Zain (Zain Al Rafeea), the Lebanese protagonist of this powerful, realistic drama about life in a Beirut ghetto, is a child on the cusp of adulthood. In the opening scenes, he’s playing with his friends with scrap materials standing in for guns; then helping his younger sister, Sahar (Haita ‘Cedra’ Izzam), disguise her menstrual period to avoid being “sold” to a nearby shopkeeper (who is also the family landlord, played by Nour El Husseini); then, incredibly, serving for months as a single parent to the barely-walking infant Yonas (Boluwatife Treasure Bankole) in a tin-roofed shanty that lacks clean running water.
Zain is 12 (he thinks), but he’s also remarkably mature, if a bit stubborn: independent, principled, worldly, clever, and resourceful beyond his years (transporting Yonas in a cooking pot lashed to a skateboard while trying to find food and make a little money). These qualities help him weather the most extraordinary challenges and setbacks. Until they don’t. Then Zain faces a decision of consequence similar to one involving Sahar.
Unlike Yonas’s Ethiopian mother — the serene and dogged Rahil (Yordanos Shiferaw), who has been jailed by immigration authorities — Zain is native Lebanese. Unlike the ruffians in similar films, he’s not a juvenile delinquent. He also has parents — poor, unemployed, burdened by a household full of young children, under enormous stress (“we’re insects,” his father tells him), and moderately abusive — but nonetheless, there. What he and Rahil share is statelessness: she’s an undocumented immigrant; he, although born in Lebanon, has no papers.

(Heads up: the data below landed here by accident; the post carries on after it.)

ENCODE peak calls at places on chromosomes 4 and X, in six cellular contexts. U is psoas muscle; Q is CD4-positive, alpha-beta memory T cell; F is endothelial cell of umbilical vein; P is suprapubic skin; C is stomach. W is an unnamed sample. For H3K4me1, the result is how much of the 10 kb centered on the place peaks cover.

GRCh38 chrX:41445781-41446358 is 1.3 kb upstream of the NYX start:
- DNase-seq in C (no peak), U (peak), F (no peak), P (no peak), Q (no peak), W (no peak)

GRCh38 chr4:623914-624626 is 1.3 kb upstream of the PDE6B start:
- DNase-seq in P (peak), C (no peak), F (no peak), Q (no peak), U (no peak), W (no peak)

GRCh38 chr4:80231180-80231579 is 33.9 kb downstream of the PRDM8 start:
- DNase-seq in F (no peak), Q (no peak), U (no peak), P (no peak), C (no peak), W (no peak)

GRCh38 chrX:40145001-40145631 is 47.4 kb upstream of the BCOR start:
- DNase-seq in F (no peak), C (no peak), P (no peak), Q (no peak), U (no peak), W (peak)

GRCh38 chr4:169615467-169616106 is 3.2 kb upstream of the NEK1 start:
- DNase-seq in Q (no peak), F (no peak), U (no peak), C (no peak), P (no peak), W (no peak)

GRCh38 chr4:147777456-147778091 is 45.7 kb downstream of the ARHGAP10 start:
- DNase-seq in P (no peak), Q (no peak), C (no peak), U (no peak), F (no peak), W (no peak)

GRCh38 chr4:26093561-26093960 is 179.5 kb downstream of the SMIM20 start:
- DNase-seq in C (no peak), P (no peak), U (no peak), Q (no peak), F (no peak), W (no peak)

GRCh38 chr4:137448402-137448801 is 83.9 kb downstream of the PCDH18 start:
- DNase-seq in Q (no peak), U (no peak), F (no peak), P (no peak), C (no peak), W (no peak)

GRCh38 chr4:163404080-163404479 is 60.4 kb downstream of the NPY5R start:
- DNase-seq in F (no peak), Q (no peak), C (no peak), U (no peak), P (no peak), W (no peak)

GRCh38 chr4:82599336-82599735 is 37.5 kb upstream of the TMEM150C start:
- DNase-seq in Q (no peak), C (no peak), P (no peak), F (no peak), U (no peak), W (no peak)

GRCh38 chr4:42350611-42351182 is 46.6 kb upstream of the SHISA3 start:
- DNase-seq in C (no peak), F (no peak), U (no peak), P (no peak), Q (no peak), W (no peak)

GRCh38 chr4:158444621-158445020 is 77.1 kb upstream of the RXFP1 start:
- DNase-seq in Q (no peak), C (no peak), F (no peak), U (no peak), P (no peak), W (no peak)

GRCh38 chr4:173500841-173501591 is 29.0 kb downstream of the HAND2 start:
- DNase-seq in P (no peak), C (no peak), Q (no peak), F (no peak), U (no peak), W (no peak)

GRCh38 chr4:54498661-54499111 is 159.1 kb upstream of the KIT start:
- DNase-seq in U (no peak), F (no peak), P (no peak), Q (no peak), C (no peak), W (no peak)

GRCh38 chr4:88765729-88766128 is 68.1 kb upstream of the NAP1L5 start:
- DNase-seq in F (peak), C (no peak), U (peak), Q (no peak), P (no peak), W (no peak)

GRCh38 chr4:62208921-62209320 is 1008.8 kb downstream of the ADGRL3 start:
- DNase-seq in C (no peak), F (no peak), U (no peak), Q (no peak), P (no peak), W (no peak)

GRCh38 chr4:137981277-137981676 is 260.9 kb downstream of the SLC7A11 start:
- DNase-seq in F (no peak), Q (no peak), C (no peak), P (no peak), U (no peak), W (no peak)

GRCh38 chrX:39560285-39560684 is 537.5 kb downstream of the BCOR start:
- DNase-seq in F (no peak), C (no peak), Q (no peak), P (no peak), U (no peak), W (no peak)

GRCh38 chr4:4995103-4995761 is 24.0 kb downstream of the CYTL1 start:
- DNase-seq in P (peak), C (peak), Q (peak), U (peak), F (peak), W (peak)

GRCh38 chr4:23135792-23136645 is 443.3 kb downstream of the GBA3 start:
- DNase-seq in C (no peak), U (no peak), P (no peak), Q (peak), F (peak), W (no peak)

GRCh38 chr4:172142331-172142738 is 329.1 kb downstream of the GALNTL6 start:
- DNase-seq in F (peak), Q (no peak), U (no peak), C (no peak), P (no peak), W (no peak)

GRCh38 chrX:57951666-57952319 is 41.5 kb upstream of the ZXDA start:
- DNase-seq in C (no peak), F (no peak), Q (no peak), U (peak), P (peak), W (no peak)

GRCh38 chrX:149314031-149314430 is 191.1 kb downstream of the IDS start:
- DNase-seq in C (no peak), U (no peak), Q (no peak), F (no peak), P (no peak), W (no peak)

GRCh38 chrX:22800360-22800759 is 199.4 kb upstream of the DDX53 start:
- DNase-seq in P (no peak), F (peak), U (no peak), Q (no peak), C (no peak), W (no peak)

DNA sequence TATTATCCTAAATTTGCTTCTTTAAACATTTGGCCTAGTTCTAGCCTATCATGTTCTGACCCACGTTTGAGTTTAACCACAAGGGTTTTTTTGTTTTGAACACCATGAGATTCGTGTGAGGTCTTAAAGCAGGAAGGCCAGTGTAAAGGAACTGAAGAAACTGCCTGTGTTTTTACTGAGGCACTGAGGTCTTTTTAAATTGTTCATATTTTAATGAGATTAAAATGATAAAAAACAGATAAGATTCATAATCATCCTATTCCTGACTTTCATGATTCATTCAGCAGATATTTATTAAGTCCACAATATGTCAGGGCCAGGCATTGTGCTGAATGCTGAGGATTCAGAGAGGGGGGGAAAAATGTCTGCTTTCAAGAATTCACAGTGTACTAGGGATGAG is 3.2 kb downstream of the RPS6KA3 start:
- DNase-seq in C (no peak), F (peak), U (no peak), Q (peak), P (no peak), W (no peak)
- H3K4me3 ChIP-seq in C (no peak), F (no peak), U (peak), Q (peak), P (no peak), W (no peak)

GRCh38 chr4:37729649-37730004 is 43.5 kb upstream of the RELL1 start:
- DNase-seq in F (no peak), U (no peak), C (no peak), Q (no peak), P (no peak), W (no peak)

It would be too much to say that director Nadine Labaki’s production has a positive ending, though the final scene features a smiling Zain that we’ve rarely seen before, and the last few minutes, appropriately or not, pull back from the brink of despair that hovers over much of the story.
Except for a few elevated shots of tin-shack Beirut and its souk and one long shot of Zain and Yonas trekking along a highway, “Capernaum” cinematographer Christopher Aoun favors closeups and hand-held work that lend a deep intimacy to the family life that Zain has fled, to Rahil’s struggles to raise her child, and to Zain’s epic journey on the streets.
Convincing acting, interwoven credible stories, and exceptional cinematography set “Capernaum” apart from the many cinematic portrayals of poor, homeless children.Labaki’s moving feature is an outstanding entry into films about the underclasses.